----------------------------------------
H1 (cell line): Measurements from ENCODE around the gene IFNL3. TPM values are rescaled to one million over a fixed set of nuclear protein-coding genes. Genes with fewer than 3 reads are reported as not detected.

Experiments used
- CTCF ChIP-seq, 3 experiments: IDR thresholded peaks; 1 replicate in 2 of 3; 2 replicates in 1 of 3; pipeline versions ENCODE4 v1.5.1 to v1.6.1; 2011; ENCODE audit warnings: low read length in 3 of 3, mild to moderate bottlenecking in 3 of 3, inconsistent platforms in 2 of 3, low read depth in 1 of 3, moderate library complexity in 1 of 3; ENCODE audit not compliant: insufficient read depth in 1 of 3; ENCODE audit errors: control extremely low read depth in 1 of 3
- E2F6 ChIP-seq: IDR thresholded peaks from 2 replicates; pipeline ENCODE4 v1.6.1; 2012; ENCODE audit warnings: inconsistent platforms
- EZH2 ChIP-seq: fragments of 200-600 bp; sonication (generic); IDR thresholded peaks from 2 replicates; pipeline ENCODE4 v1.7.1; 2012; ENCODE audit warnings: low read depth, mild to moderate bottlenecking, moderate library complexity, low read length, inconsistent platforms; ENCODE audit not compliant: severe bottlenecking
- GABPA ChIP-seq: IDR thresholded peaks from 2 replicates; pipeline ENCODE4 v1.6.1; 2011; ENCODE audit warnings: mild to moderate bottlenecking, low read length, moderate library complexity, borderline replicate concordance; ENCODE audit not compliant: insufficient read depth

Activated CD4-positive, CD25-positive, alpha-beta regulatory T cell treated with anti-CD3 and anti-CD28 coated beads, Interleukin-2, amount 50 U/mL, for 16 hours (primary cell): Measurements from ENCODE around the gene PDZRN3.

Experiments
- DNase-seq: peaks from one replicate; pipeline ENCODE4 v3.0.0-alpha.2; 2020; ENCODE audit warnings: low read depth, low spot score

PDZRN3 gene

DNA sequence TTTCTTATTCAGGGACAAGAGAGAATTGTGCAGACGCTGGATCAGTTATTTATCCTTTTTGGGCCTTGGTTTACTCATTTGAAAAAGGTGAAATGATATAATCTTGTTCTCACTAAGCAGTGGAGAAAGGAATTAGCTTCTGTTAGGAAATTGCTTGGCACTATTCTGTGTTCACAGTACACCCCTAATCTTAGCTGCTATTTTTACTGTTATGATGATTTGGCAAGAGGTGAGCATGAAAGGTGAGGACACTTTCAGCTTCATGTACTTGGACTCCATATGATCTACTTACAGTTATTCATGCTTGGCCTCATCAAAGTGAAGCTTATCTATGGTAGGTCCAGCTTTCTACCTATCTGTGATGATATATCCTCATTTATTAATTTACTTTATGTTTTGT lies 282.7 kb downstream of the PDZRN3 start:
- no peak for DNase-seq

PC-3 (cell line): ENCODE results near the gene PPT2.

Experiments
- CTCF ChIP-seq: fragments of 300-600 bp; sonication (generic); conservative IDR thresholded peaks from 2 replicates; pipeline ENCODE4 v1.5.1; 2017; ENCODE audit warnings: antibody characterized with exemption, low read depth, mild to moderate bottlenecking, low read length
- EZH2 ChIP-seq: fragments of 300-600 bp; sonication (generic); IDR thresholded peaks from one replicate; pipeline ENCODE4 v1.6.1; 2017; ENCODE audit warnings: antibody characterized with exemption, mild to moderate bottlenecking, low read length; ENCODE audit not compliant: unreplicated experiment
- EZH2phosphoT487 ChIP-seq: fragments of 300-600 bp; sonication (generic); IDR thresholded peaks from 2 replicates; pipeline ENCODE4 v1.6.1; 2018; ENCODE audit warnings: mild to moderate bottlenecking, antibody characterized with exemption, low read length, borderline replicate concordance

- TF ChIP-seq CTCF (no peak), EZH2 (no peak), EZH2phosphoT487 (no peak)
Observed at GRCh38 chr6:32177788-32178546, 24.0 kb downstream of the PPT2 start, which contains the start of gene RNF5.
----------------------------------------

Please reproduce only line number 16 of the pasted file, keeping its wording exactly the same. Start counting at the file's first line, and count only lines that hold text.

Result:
- EZH2 ChIP-seq: fragments of 300-600 bp; sonication (generic); IDR thresholded peaks from one replicate; pipeline ENCODE4 v1.6.1; 2017; ENCODE audit warnings: antibody characterized with exemption, mild to moderate bottlenecking, low read length; ENCODE audit not compliant: unreplicated experiment